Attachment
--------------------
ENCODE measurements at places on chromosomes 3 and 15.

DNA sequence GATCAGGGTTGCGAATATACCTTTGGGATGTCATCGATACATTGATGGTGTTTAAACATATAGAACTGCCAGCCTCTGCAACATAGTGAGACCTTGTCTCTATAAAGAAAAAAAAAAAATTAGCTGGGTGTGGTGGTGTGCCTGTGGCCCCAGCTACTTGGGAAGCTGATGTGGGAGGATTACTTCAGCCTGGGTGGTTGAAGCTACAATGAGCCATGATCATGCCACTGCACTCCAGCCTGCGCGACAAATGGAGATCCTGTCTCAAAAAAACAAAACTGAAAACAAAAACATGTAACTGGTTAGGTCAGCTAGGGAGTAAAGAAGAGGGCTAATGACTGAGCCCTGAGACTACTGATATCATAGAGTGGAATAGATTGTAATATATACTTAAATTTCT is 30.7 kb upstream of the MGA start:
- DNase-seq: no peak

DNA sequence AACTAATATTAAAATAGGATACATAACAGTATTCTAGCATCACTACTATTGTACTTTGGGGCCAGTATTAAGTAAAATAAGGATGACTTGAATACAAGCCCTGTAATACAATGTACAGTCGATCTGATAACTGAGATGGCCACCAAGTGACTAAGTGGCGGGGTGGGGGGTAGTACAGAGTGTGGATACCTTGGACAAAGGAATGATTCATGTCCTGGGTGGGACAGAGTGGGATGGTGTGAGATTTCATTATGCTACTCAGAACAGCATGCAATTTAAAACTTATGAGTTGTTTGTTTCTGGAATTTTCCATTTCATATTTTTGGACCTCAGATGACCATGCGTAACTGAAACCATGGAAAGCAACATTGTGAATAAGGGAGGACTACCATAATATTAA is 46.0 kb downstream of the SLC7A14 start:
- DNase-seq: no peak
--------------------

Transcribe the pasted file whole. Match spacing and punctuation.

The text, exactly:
ENCODE measurements at places on chromosomes 3 and 15.

DNA sequence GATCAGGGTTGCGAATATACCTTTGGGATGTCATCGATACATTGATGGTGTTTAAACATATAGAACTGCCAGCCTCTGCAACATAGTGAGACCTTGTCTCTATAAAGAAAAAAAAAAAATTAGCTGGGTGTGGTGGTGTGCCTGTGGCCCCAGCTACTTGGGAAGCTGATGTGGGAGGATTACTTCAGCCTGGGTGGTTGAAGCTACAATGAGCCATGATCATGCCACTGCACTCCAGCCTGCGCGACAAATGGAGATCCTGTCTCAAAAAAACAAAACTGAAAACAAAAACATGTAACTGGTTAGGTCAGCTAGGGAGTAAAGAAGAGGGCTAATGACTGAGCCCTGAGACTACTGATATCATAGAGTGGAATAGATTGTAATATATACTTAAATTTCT is 30.7 kb upstream of the MGA start:
- DNase-seq: no peak

DNA sequence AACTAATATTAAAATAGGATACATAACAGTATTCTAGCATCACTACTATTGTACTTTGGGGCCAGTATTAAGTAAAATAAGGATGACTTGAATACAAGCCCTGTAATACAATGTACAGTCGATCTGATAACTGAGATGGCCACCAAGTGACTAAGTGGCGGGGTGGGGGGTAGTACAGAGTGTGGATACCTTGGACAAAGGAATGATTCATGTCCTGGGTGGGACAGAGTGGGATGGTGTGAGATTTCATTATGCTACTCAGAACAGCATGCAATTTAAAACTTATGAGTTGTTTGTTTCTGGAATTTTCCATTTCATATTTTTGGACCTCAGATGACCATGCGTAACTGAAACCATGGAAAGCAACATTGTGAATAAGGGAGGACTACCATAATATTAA is 46.0 kb downstream of the SLC7A14 start:
- DNase-seq: no peak